If you have a mechanic that charges only $65, I wouldn’t complain. The going rate in many places is $90. Professional shops usually bill according to the industry time schedule associated with the particular job, which they just look up. They make more if they beat it, and they eat it if they don’t. That’s why they work fast and have all those specialized tools. If you guy is only charging $65 and taking a long time, there may be reason and you may not be saving money using him, even though his per hour charge is lower.

        $20 an hour for a 10 degree black belt (like a full professor) isn’t bad. You pay more in college and usually don’t ge to see a full professor up close until grad school.

        The morning my sister-in-law whose gutters I usually check and clean when needed (10 minute job) decided I was getting to old and frail for ladders, I guess, so she called to find out how much it would cost to have the job done “professionally.” $90 an hour with an hour minimum charge! Of course, high school and college kids don’t do that kind of stuff anymore. Now that’s what I call monopoly pricing.

        the only monopolies I can see these days are public sector labor unions.”

        Funny that the competition for these jobs isn’t though the roof if the compensation is so good.

        BTW, I happen to know the real cost of many imported products that are sold in the big chains. Americans would faint if they knew the actual markup. The stores still make some money over cost of goods sold on a 70% off close out sale.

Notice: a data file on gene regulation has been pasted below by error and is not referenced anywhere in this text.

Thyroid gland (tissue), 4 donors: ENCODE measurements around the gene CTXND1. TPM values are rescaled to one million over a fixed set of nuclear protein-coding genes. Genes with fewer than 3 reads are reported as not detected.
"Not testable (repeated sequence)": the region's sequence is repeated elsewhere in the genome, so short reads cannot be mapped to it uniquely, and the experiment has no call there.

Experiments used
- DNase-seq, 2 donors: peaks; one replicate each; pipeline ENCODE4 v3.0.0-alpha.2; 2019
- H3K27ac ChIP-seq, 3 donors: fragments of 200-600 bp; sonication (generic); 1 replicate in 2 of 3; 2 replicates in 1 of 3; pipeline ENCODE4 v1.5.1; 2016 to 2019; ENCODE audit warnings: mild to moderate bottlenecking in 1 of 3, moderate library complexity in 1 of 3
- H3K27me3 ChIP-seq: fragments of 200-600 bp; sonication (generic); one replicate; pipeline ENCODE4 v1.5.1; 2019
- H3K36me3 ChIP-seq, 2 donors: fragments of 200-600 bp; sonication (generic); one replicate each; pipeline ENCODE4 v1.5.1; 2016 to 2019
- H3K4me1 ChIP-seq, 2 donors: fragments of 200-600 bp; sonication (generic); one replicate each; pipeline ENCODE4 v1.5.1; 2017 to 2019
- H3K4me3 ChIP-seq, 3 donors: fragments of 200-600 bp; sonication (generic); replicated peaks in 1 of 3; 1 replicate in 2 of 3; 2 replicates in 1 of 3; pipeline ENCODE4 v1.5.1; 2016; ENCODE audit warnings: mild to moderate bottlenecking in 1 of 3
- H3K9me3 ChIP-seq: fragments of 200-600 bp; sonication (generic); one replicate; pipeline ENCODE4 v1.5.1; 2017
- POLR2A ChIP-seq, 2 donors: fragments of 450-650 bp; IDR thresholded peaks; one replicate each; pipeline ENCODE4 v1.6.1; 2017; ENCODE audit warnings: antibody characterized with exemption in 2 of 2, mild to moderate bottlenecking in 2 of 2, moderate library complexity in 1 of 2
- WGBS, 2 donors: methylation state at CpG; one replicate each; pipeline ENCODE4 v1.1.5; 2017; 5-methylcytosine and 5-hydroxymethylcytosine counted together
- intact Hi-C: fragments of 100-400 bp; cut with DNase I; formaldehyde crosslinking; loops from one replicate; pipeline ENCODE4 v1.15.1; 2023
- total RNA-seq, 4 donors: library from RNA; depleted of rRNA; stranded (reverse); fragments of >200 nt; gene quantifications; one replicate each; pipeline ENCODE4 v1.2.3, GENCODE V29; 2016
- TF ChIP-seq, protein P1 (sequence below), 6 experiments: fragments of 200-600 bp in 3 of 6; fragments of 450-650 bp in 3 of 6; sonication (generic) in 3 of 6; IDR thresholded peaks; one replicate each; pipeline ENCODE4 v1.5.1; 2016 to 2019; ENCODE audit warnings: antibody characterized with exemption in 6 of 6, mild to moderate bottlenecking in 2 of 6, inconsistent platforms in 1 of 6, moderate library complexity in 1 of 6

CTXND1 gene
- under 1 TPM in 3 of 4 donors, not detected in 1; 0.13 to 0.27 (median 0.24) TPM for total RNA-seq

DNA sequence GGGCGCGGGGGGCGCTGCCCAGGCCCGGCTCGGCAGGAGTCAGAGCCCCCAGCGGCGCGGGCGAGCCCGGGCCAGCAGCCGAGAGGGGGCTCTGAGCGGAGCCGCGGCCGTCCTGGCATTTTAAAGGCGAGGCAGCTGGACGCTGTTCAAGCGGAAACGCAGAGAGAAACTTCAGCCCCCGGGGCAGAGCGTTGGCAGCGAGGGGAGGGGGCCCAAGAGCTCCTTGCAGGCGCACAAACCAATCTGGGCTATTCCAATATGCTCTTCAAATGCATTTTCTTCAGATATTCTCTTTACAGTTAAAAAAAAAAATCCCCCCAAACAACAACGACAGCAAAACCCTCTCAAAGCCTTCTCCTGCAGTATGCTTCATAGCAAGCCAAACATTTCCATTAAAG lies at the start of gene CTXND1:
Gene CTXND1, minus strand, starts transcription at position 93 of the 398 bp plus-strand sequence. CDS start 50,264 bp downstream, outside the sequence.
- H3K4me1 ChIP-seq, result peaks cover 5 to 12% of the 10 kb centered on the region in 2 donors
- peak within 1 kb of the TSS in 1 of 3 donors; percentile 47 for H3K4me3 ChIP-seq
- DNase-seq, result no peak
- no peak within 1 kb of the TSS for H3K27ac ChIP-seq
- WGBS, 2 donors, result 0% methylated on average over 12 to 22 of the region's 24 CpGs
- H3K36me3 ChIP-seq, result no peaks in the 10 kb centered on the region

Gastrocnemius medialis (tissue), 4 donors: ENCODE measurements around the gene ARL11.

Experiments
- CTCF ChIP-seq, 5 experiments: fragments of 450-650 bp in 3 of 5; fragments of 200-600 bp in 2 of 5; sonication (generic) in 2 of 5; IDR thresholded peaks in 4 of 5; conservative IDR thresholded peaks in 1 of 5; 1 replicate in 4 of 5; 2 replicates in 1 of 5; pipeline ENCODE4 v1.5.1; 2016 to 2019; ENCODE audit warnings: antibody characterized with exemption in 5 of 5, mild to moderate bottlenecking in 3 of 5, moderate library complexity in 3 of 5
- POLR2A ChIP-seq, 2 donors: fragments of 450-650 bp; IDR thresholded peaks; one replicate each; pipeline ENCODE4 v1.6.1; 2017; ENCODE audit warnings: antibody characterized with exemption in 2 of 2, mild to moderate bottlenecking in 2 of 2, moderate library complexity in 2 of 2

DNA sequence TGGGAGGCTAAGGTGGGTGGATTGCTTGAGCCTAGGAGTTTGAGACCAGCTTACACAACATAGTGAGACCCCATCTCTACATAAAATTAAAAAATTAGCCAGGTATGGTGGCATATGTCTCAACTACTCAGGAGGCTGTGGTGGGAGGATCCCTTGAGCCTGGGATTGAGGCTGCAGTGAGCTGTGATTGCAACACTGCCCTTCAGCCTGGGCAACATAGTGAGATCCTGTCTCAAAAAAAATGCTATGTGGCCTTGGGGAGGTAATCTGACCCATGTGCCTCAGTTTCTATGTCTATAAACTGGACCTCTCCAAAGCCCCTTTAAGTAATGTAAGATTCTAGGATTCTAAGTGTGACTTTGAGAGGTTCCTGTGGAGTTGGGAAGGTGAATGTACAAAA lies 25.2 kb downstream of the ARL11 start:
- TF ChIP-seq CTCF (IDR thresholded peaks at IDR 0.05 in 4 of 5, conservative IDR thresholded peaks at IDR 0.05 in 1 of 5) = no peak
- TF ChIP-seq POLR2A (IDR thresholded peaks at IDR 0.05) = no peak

2. “BTW, I happen to know the real cost of many imported products that are sold in the big chains. Americans would faint if they knew the actual markup. The stores still make some money over cost of goods sold on a 70% off close out sale.”

        Now we are talking profits!

      3. ESM,
        From Min’s Biblical perspective, it seems usury was charging any interest at all back then (think ‘natural rate of interest is zero’).

        It looks like deals were supposed to be structured for a % participation, or a type of royalty in today’s terms, not as ‘loans’.

        Resp,

      4. Yes, that’s true. And even today of course, the charging of interest is not considered “kosher” under Islamic law. But of course it’s ok to get around it by structuring the loan as a guaranteed equity participation or as a repurchase transaction.

        From what I’ve seen, the IRS is much more of a stickler for the rules than God. And more wrathful.

  2. “Pure baloney. Consult table B 102 of the flow of funds, and you’ll see that corporate-sector cash assets have indeed increased by $279 billion since the December 2007 peak”

    I think he is cherry picking his data to an extent.

    He is looking at data from end of 2007, while GFC didnt happen until end of 2008. Much was issued by corporate sector in 2008 prior to the problems that occured in the fall of 2008.